After more than nine years of blustery bravado and Daft Punk dance sequences, faux political commentator Stephen Colbert is hanging it up. The Colbert Report will air its last episode on Dec. 18 as the comedian prepares to take up the reins for David Letterman in 2015.
That's also the last time that Stephen Colbert the comedian plans to appear in character as Stephen Colbert (use the French pronunciation), the conservative commentator with the heart of gold. Colbert's satiric take on politics and the media often did a better job explaining the political landscape than newspaper columnists and cable commentators.
And so it's with a heavy heart that we've highlighted five of our favorite Colbert Report moments. Have a favorite moment from the show you want to share with us? Let us know on Twitter @DecodeDC.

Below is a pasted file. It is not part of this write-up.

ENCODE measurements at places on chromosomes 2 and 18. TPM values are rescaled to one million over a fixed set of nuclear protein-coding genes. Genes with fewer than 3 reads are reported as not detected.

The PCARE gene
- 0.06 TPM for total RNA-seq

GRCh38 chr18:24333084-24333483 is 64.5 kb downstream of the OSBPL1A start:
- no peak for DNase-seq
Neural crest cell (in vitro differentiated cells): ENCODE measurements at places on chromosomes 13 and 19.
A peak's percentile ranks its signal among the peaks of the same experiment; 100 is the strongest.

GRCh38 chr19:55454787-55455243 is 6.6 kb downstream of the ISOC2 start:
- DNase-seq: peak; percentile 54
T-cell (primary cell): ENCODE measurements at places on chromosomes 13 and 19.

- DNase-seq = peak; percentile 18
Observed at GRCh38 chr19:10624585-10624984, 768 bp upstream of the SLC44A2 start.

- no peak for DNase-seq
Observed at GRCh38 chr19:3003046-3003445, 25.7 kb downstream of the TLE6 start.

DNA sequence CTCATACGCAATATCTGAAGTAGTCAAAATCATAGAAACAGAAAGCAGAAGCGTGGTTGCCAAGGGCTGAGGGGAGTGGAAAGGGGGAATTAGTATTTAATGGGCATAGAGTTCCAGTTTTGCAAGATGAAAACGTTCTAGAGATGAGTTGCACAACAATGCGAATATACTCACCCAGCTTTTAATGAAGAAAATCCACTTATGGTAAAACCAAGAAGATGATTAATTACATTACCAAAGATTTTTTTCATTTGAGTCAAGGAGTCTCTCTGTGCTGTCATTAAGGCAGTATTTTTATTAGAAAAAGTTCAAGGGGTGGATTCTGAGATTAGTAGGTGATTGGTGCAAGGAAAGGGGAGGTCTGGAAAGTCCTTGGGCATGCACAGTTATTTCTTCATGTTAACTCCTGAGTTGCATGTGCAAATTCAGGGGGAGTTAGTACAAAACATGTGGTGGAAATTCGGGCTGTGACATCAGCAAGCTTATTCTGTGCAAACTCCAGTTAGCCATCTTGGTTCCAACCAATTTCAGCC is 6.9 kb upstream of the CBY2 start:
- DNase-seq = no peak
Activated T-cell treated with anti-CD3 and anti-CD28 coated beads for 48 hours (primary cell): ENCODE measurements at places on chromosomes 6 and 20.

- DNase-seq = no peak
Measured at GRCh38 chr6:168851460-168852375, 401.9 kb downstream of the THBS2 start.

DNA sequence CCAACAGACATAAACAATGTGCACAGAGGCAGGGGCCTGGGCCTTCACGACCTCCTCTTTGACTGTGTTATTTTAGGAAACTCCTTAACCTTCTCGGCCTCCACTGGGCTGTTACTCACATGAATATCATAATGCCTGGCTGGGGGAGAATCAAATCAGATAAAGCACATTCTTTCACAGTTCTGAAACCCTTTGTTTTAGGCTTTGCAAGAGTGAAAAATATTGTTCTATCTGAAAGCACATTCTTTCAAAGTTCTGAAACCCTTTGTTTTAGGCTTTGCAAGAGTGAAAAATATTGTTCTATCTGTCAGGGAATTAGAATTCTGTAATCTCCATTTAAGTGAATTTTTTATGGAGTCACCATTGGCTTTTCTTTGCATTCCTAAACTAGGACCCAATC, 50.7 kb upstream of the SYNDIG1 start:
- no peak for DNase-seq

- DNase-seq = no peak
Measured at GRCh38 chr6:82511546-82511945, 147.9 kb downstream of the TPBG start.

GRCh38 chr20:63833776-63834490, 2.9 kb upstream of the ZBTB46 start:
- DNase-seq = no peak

Colbert's first episode gave us a taste of what was to come as the comedian debuted the term "truthiness," the perfect encapsulation of what has sadly become the de-facto mode of argument in much of Washington. The word would later be voted Word of the Year in 2006 by Merriam-Webster.
The 2012 presidential election gave Colbert a platform to discuss super PACs at a time when most still didn't quite understand what such organizations could legally do. In this clip, Colbert walks through the process of creating a super PAC with Trevor Potter, a former commissioner and chairman of the Federal Election Commission.
Due or Die
Following growing criticism of the Obama administration's use of drone strikes and the killing of an American citizen, Anwar al-Awlaki, Colbert tried to parse Attorney General Eric Holder's justification for the drone strike that killed the jiahidi cleric in Yemen.
After The Colbert Report's official Twitter account tweeted a racial joke without context, activists online started an online campaign to cancel the show. Here Colbert addresses the #CancelColbert controversy and the ensuing media coverage.
Pointless Counter Pointless
The return of the CNN show Crossfire gives Colbert the opportunity to comment on the state of political discourse, with help from Sesame Street mainstays Big Bird and Oscar the Grouch.
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